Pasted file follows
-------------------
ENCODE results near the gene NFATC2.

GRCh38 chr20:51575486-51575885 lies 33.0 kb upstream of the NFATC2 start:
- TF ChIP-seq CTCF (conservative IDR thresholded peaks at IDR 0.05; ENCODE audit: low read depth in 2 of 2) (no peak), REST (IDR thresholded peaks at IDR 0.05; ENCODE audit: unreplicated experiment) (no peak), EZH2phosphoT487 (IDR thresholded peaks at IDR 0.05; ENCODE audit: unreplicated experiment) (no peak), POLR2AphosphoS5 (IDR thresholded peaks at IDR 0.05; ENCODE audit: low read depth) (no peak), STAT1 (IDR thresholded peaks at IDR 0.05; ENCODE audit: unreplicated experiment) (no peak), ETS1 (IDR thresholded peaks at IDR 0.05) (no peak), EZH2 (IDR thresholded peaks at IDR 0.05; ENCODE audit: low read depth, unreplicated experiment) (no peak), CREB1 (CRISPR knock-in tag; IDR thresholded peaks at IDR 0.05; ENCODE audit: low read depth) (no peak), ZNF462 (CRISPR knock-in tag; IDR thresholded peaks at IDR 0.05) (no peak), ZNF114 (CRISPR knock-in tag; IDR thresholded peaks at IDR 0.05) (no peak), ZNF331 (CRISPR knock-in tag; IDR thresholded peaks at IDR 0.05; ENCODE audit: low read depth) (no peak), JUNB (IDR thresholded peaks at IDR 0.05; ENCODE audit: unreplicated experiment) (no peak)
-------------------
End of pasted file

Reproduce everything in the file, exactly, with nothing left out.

ENCODE results near the gene NFATC2.

GRCh38 chr20:51575486-51575885 lies 33.0 kb upstream of the NFATC2 start:
- TF ChIP-seq CTCF (conservative IDR thresholded peaks at IDR 0.05; ENCODE audit: low read depth in 2 of 2) (no peak), REST (IDR thresholded peaks at IDR 0.05; ENCODE audit: unreplicated experiment) (no peak), EZH2phosphoT487 (IDR thresholded peaks at IDR 0.05; ENCODE audit: unreplicated experiment) (no peak), POLR2AphosphoS5 (IDR thresholded peaks at IDR 0.05; ENCODE audit: low read depth) (no peak), STAT1 (IDR thresholded peaks at IDR 0.05; ENCODE audit: unreplicated experiment) (no peak), ETS1 (IDR thresholded peaks at IDR 0.05) (no peak), EZH2 (IDR thresholded peaks at IDR 0.05; ENCODE audit: low read depth, unreplicated experiment) (no peak), CREB1 (CRISPR knock-in tag; IDR thresholded peaks at IDR 0.05; ENCODE audit: low read depth) (no peak), ZNF462 (CRISPR knock-in tag; IDR thresholded peaks at IDR 0.05) (no peak), ZNF114 (CRISPR knock-in tag; IDR thresholded peaks at IDR 0.05) (no peak), ZNF331 (CRISPR knock-in tag; IDR thresholded peaks at IDR 0.05; ENCODE audit: low read depth) (no peak), JUNB (IDR thresholded peaks at IDR 0.05; ENCODE audit: unreplicated experiment) (no peak)